TL;DR The bloody steep learning curve is just a silly excuse and will only result in keeping [computer|programming|stats|…] literacy low in life sciences. Stop using it.
It is not uncommon to read statements as the following after praising to benefits of a powerful programmatic environment for data analysis such as python, R, MATLAB and friends:
However, one substantial disadvantage of [insert aforementioned software] is the steep learning curve before most biologists can take full advantage of the features they offer.
And while it is undeniable that there is a learning curve, I find it quite disheartening how the steepness of the curve is taken as an excuse for not learning what is unmistakably an essential requirement for modern biology. Does that mean that one should not to invest time in what takes efforts despite the confessed undeniable advantage? The goal is not to become an expert programmer, but learn enough to understand and apply basic concepts, gain independence when it comes to simple data analysis and communicate with one’s computational colleagues.
In this paper, I have attempted to offer a more considered view
Although an elaborated environment and programming language like R has undeniable strengths, its sheer power and flexibility is its Achilles’ heel. An important obstacle in the adoption of R is its command line interface (CLI) that a user needs to apprehend before being able to fully appreciate R. Life scientists very often expect to operate a software through a graphical user interface (GUI), which is probably the major hurdle to the wider adoption of R, or other command line environments, outside the bioinformatics community.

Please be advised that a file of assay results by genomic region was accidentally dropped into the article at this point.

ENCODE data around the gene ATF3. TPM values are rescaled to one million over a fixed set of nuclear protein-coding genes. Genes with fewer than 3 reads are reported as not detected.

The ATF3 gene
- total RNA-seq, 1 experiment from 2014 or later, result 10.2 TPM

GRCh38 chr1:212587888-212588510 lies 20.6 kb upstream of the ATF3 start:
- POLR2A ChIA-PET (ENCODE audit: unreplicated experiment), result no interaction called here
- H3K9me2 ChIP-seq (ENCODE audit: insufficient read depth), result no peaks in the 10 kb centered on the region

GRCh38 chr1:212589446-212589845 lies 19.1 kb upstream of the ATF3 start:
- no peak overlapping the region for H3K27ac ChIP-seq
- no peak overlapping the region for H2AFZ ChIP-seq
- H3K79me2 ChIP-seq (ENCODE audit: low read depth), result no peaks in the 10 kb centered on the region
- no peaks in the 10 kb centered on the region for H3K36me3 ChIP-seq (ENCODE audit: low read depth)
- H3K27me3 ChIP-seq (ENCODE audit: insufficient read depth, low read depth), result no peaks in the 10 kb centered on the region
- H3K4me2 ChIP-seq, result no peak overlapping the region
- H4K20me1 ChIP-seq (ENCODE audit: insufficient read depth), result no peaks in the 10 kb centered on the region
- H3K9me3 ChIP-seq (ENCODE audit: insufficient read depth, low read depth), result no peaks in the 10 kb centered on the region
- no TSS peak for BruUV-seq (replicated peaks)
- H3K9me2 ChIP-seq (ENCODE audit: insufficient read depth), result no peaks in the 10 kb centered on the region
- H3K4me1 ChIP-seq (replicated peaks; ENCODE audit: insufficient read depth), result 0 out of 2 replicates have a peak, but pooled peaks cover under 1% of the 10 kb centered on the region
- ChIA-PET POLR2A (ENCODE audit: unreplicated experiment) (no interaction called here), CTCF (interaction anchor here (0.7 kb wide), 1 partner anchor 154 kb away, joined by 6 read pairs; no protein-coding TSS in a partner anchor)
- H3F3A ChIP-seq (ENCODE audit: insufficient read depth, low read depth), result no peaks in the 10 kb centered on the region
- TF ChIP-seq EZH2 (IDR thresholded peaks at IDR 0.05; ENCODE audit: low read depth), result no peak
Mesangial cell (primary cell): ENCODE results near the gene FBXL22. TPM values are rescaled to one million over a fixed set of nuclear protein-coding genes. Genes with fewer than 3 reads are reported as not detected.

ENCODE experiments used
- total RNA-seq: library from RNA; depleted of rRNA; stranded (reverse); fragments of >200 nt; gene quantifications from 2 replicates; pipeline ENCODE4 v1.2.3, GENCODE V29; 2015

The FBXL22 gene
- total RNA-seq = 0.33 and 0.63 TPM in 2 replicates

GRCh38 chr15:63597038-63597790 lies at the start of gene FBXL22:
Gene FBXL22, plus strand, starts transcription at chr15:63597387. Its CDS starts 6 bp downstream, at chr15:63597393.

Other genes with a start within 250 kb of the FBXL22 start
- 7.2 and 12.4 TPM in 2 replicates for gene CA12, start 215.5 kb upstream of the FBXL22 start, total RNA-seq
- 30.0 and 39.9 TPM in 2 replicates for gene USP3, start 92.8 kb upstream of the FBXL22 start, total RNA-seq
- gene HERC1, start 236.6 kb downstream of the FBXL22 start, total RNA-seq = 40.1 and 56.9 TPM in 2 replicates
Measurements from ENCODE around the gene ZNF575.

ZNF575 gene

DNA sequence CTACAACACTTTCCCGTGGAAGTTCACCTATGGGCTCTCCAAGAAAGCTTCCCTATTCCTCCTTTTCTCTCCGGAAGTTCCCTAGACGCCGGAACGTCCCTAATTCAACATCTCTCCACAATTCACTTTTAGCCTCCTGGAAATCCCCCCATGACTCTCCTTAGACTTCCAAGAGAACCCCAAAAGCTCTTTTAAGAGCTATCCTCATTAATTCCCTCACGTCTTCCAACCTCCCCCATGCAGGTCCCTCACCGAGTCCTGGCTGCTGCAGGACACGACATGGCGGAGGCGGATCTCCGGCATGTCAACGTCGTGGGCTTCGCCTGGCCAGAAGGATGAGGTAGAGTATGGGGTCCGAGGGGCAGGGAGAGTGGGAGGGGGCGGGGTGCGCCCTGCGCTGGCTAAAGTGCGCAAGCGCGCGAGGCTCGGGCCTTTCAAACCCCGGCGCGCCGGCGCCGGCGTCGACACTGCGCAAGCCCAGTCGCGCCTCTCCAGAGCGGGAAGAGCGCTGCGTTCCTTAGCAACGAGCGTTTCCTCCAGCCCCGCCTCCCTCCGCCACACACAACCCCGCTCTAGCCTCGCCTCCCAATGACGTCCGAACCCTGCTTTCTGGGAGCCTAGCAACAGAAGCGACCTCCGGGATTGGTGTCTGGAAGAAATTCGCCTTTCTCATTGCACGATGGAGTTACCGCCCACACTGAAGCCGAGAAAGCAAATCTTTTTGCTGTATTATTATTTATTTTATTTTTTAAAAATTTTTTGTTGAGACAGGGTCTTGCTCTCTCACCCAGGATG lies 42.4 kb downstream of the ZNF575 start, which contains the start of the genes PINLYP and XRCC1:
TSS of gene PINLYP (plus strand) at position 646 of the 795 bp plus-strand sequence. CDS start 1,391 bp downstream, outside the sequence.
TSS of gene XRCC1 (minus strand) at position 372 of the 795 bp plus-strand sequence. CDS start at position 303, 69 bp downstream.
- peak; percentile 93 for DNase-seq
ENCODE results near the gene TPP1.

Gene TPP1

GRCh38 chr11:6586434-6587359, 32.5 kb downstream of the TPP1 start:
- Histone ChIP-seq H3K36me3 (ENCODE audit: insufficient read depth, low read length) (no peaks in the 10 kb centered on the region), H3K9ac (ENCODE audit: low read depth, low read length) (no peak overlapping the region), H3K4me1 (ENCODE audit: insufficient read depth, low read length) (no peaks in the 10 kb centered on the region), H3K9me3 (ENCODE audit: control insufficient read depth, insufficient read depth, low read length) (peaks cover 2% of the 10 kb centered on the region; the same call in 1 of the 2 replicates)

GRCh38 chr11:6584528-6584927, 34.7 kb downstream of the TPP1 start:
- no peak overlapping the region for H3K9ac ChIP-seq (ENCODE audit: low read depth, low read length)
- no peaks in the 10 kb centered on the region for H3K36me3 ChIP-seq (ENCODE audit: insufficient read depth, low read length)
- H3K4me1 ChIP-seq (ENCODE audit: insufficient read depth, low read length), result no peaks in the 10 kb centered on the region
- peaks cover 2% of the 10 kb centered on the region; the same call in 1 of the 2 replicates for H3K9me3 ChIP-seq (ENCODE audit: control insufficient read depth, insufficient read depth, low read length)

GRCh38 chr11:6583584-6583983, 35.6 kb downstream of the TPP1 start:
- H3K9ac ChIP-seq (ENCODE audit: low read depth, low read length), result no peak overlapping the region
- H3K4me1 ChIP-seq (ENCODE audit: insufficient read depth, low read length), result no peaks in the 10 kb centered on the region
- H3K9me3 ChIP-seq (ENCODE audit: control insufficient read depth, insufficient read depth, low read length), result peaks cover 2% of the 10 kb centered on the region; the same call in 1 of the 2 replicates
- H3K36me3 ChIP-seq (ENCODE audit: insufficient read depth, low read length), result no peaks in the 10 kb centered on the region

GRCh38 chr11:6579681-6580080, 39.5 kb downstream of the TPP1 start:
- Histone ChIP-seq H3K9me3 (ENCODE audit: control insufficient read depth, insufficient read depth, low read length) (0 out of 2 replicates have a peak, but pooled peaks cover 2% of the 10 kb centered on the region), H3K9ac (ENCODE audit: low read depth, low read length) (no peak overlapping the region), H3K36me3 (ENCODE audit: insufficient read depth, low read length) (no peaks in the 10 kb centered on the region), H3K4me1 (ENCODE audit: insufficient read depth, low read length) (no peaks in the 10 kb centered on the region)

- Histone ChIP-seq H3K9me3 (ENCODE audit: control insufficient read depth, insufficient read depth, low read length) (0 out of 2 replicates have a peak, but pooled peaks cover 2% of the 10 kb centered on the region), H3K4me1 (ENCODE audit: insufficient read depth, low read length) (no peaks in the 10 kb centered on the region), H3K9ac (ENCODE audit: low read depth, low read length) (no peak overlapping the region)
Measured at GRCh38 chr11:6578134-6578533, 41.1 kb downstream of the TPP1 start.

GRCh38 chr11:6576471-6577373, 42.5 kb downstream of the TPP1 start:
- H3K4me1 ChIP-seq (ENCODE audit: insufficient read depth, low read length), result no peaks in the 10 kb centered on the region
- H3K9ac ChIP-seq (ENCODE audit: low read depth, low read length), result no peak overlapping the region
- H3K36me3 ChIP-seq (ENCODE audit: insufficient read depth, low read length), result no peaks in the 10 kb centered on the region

My point here is not the (silly) GUI vs CLI debate (that’s for another post), but here is the relevant part in the same reference.
The important point is, however, that properly designed graphical and command-line interfaces are good at different tasks. Flexibility, programmability and reproducibility are the strength of the latter, while interactivity and navigability are the main features of the former and these respective advantages are complementary. Users should not be misguided and adhere to any interface through dogma or ignorance, but choose the best suited tools for any task to tackle the real difficulty, which is the underlying biology.
Equivalent for computational biologists
What would the equivalent computational biologist’s and bioinformatician’s steep learning be? Would you trust a bioinformatician that finds it too difficult to learn about RNA-Seq protocols or basics of mass spectrometry?
A solution is, of course, better education. How can we demystify programming - is it perceived as something that you are good at or not? Probably. I have Software, Data Carpentry and many other efforts. Not only do these teach important skills to the attendees, but they also contribute to a change of mentalities.